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Astronauts chat with Obama about robot

CAPE CANAVERAL, Fla. —The 12 astronauts on the orbiting shuttle-station complex had to explain to a higher authority Thursday why they hadn't yet unpacked R2, the first humanoid robot in space.

In a phone call to the two crews, President Obama congratulated them for their joint mission and made note of shuttle Discovery's final flight.

Then he went straight to the robot matter.

"I understand that you guys have a new crew member, this R2 robot," Obama said from the Oval Office. "Are you guys making him do chores up there? Washing the dishes or something? Or does he have more exciting jobs?"

Discovery's commander, Steven Lindsey, explained that the astronauts had pulled the robot out of the newly installed storage unit but had yet to remove the packing foam around the humanoid.

"He's still in packing foam?" Obama asked with a laugh. "That's a shame, man. Come on guys, unpack the guy. He flew all that way and you guys aren't unpacking him?"

Lindsey said the robot, officially known as Robonaut 2, has been encased in foam for months.

"Every once in a while, we hear kind of some scratching sounds from inside and maybe a 'let me out, let me out.' "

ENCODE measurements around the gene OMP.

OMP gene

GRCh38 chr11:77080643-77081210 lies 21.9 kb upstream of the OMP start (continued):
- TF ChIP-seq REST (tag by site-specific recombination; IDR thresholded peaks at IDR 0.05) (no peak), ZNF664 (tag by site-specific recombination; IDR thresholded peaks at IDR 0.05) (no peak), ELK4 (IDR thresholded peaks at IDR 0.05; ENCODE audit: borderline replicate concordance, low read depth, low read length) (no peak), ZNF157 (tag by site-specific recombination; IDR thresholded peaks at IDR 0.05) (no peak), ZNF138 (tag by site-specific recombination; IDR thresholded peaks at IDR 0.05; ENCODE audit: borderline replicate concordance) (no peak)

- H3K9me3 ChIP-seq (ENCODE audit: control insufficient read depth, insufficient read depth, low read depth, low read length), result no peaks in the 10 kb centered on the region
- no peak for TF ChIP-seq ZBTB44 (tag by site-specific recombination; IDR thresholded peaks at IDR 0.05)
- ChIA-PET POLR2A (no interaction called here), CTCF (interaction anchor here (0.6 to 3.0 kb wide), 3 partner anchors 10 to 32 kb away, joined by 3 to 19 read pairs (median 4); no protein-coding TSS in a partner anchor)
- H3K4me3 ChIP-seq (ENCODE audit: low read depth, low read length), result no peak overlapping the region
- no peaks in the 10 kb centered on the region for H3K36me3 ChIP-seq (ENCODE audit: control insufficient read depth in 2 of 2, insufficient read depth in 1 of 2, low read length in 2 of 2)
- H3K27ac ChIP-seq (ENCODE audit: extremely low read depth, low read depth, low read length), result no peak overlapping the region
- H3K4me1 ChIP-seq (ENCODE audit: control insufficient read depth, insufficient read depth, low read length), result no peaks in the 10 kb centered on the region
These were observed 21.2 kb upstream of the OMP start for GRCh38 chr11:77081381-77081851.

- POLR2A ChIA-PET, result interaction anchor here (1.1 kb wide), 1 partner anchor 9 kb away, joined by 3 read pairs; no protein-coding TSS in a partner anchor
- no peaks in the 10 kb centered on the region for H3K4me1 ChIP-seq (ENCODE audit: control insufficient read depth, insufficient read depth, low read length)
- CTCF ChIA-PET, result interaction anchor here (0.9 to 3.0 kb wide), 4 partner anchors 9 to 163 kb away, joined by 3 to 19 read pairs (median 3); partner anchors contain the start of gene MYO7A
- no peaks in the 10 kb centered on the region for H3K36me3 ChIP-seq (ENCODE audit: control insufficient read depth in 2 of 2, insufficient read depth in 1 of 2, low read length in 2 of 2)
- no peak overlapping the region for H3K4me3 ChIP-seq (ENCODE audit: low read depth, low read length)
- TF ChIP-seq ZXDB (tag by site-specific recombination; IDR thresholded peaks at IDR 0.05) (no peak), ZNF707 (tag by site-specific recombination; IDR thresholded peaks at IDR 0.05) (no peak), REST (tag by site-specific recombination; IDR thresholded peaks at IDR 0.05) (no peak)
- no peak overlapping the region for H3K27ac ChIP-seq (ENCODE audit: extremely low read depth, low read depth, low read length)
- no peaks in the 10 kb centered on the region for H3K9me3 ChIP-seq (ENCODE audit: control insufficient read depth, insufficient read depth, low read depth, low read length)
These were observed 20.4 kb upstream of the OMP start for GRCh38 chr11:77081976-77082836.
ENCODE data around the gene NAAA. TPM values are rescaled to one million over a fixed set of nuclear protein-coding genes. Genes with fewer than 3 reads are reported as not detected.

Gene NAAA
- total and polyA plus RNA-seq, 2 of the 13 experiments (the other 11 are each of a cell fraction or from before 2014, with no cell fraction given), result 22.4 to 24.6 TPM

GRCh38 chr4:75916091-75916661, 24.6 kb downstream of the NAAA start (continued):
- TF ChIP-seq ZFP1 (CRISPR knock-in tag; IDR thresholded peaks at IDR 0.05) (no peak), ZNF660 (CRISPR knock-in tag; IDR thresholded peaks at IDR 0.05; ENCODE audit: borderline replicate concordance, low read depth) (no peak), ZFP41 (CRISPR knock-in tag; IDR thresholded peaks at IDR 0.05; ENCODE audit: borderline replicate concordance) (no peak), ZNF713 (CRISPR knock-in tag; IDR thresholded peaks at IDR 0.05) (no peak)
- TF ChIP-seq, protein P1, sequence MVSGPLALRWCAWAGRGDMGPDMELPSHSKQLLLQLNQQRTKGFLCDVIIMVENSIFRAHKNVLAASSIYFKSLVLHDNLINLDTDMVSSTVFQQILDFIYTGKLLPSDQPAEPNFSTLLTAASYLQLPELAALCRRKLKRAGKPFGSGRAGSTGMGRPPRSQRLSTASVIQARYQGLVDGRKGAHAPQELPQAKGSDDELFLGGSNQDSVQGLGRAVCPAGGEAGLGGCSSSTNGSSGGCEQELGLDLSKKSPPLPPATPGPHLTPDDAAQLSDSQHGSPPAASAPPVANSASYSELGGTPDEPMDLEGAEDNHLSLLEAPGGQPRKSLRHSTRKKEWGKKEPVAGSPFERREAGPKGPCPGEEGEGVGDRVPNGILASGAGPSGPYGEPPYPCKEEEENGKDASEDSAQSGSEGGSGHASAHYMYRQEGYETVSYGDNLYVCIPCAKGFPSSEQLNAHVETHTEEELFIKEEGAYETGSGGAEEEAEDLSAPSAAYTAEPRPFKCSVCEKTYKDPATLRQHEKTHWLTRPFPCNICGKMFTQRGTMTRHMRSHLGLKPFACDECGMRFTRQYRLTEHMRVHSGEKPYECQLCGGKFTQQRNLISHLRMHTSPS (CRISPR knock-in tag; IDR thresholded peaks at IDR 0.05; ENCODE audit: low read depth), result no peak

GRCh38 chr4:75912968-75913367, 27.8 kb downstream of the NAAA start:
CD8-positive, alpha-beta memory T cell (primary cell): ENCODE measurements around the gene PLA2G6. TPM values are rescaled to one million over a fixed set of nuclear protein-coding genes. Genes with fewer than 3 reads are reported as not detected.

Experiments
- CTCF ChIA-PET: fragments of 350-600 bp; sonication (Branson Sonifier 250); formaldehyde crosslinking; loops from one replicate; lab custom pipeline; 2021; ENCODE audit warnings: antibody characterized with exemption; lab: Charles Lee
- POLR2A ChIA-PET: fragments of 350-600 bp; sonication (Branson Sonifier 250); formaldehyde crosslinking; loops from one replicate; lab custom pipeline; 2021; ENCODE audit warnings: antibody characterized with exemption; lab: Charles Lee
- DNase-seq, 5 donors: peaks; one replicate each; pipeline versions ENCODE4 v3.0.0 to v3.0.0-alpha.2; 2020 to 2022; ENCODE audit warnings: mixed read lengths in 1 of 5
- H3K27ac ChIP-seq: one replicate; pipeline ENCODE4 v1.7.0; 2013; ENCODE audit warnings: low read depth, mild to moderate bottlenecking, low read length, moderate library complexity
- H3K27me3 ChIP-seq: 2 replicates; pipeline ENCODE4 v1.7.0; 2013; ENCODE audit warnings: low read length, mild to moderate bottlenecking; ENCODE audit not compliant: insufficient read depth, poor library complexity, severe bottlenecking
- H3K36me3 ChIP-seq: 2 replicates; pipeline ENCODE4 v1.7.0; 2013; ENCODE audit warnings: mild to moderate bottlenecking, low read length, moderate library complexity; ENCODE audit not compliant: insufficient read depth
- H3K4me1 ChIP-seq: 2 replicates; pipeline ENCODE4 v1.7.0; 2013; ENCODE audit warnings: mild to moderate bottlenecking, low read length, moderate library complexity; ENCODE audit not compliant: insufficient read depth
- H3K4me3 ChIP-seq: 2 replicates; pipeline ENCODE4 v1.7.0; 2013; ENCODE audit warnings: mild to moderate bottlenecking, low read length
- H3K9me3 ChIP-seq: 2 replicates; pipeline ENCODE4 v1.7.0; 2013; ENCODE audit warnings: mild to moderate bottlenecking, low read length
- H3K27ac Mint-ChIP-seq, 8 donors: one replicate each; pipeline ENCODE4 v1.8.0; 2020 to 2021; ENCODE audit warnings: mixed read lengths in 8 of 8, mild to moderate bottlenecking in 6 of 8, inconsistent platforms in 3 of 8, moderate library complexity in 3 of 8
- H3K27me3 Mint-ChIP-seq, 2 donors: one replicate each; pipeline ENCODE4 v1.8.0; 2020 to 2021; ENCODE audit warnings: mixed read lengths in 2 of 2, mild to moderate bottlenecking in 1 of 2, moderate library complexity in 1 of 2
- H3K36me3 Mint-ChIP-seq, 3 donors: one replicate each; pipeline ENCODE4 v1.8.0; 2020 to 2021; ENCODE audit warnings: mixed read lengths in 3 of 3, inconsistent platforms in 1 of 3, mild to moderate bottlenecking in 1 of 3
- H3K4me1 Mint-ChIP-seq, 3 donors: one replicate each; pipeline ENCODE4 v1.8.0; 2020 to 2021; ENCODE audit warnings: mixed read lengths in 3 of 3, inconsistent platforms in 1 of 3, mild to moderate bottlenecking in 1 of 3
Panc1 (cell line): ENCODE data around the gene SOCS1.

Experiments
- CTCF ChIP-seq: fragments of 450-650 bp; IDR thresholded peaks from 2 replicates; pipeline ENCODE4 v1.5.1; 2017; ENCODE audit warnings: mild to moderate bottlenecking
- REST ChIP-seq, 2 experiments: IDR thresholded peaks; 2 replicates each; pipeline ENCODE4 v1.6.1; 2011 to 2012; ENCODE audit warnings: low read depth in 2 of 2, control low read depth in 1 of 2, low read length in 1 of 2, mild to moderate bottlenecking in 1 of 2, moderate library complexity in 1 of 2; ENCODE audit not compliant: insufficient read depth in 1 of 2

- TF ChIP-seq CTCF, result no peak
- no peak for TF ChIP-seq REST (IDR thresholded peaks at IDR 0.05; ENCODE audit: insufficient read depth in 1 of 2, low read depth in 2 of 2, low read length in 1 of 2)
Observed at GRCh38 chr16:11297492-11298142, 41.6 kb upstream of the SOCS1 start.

"All right," the president said, "well, let him stretch his legs pretty soon."

Actually, R2 doesn't have legs yet. The robot exists only from the waist up.

After the call, flight director Royce Renfrew said NASA would stick to its plans to keep Robonaut boxed up on the International Space Station until long after Discovery departs with its crew of six.

R2 was designed to be an astronaut helper, taking care of simple, monotonous chores. Its arrival at the space station was delayed four months because of Discovery's prolonged grounding.

On Thursday, NASA managers added a 13th day to Discovery's mission, which already had been stretched earlier in the week to 12.

Lindsey said that the extra two days means Discovery will have spent 365 days in space, over 39 missions, by the time landing day comes around next Wednesday. He said that is "pretty incredible for a vehicle."

"She won't be forgotten for a long, long time, we hope," he told the president.

NASA's oldest shuttle will be retired once it returns to Earth and sent to a museum.

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